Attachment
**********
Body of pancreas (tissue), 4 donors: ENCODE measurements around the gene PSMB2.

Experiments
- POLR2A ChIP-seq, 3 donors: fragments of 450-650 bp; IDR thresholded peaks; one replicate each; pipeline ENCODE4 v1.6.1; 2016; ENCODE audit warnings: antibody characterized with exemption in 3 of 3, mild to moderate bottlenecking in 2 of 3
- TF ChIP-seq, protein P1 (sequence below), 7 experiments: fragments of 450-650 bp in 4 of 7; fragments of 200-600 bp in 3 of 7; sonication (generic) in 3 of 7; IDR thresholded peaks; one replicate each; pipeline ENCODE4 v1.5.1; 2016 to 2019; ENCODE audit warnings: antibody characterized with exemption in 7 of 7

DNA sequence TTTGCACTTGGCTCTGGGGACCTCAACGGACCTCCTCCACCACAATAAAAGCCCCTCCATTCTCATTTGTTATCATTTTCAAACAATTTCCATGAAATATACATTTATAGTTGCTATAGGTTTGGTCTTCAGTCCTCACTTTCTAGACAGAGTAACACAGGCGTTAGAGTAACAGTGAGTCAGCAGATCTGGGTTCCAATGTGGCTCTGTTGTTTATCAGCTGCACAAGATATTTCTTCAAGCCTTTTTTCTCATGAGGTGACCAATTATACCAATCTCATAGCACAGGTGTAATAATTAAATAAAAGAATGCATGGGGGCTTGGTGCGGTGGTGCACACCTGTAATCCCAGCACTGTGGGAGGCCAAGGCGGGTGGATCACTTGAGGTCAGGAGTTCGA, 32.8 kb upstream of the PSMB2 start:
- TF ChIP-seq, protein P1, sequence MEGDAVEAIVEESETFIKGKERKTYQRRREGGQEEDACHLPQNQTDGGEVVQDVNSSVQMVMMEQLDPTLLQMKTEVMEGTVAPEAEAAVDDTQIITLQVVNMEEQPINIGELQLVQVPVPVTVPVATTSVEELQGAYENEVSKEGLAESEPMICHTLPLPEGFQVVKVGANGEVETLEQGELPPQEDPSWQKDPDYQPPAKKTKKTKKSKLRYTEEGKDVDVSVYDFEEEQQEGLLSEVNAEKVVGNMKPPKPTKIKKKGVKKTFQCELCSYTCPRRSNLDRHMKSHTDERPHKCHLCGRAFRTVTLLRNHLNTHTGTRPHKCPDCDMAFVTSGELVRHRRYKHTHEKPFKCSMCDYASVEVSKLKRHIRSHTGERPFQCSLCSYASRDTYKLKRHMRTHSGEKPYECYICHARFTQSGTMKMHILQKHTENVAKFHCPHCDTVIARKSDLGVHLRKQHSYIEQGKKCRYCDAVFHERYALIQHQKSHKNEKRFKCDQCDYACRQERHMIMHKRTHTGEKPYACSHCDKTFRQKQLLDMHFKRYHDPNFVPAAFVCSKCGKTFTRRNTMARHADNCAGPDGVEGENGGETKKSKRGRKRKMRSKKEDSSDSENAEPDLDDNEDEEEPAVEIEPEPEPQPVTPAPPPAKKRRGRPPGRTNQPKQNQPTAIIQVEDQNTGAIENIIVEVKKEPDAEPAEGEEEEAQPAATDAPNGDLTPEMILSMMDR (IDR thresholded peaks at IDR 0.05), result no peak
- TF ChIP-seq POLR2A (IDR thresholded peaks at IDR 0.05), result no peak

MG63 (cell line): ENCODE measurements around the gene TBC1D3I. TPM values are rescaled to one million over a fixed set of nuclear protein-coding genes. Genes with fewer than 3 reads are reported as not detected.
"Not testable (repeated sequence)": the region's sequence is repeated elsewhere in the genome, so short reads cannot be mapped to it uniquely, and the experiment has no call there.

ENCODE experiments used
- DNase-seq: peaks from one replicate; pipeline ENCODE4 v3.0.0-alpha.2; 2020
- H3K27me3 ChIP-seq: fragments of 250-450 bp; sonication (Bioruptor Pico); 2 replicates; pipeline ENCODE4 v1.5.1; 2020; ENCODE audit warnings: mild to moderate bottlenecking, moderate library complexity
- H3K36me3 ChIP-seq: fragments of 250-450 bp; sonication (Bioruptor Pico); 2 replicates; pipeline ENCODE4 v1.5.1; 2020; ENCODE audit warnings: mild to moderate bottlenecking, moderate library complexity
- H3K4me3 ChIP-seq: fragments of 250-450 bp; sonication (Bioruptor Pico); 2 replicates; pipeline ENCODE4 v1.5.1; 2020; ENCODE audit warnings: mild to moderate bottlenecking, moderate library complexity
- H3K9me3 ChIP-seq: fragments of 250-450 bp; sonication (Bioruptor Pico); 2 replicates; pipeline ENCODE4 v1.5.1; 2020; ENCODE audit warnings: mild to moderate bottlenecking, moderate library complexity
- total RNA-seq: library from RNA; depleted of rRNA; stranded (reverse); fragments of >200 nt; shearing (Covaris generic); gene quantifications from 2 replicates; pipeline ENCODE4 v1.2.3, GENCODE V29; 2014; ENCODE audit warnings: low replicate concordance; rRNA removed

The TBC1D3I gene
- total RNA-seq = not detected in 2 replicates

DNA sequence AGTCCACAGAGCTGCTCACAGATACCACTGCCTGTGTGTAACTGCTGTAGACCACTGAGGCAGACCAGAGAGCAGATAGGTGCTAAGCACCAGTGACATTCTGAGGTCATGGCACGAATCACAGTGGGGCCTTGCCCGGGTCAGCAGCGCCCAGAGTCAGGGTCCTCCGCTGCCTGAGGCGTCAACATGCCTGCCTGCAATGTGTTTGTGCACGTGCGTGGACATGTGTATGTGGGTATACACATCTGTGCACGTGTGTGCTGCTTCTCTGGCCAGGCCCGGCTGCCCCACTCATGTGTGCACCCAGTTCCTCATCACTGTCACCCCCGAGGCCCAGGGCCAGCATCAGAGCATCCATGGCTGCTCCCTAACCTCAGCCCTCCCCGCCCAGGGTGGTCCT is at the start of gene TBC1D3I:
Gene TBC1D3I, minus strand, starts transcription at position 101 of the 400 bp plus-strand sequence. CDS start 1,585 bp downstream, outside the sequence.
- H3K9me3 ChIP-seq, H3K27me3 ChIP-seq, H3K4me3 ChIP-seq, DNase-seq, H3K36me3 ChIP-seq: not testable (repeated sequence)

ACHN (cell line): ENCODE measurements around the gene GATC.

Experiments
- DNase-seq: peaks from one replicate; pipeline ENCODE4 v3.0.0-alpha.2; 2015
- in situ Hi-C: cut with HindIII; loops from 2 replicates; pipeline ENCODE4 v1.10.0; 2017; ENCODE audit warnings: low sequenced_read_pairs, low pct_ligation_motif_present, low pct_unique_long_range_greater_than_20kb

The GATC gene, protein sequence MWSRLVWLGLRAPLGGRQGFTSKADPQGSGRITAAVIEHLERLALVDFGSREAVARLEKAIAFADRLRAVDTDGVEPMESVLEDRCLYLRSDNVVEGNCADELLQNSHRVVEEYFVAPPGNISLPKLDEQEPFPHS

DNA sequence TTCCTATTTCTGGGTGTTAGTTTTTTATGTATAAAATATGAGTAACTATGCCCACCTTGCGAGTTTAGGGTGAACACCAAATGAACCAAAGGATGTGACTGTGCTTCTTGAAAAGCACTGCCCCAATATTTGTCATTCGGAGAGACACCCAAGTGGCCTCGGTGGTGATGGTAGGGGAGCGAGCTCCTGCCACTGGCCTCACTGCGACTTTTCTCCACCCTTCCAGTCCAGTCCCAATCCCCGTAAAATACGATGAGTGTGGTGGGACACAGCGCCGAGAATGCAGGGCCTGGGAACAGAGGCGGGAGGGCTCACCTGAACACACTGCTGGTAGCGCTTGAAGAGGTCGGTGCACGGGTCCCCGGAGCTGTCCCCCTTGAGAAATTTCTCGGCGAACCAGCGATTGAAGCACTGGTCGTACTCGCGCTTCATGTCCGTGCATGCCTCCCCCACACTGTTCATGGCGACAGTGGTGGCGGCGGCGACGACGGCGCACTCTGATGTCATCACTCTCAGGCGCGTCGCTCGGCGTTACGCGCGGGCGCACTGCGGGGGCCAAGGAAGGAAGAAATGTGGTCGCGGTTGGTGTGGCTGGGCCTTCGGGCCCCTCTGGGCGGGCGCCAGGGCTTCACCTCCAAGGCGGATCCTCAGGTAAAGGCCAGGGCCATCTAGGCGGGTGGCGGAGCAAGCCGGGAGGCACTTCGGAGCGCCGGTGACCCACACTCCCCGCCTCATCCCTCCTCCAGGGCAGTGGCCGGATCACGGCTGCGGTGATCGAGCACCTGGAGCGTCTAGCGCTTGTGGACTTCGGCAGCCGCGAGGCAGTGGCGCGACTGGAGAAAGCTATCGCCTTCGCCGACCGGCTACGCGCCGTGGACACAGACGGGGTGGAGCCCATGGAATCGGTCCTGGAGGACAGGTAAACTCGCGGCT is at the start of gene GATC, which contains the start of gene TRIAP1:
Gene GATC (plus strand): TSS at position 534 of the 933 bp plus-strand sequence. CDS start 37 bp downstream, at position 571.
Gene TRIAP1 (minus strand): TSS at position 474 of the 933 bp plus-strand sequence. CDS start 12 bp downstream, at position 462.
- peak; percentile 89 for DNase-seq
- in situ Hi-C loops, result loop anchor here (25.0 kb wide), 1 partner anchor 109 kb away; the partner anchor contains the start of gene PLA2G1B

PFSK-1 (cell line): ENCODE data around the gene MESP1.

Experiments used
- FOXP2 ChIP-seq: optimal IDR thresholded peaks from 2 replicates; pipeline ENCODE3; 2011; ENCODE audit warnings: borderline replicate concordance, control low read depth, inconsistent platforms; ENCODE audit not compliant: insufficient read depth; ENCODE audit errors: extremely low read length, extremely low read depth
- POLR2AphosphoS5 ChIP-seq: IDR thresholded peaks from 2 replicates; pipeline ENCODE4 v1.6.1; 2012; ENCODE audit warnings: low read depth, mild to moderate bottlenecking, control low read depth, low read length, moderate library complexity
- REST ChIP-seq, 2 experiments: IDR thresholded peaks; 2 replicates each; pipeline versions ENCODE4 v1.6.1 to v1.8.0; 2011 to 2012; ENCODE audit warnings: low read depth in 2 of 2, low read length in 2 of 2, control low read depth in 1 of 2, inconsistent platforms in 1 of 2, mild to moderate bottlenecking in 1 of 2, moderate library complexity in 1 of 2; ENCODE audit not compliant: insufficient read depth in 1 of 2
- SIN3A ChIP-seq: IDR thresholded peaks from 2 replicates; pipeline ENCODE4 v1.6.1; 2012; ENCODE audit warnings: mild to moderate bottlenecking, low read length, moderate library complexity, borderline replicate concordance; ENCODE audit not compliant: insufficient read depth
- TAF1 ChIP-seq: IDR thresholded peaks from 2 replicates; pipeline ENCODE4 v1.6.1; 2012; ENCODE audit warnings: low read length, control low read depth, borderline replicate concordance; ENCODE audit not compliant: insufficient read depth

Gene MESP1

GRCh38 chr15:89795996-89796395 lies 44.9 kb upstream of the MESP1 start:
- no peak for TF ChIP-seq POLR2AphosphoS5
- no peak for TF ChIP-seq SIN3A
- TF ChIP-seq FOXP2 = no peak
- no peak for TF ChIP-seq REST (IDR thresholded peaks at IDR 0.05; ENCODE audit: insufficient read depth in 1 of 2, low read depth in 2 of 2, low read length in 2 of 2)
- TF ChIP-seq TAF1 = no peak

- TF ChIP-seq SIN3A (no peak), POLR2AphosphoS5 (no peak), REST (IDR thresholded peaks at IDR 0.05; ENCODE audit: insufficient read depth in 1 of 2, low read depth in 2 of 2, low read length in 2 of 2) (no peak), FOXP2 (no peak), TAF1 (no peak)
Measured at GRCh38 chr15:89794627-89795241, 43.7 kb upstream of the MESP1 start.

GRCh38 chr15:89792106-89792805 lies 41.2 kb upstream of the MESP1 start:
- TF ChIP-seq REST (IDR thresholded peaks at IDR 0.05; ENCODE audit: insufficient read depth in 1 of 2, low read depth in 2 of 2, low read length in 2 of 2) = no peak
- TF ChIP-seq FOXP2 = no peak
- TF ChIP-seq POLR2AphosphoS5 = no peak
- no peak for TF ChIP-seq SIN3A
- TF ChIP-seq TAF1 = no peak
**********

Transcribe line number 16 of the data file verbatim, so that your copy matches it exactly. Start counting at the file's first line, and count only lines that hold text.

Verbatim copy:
- total RNA-seq: library from RNA; depleted of rRNA; stranded (reverse); fragments of >200 nt; shearing (Covaris generic); gene quantifications from 2 replicates; pipeline ENCODE4 v1.2.3, GENCODE V29; 2014; ENCODE audit warnings: low replicate concordance; rRNA removed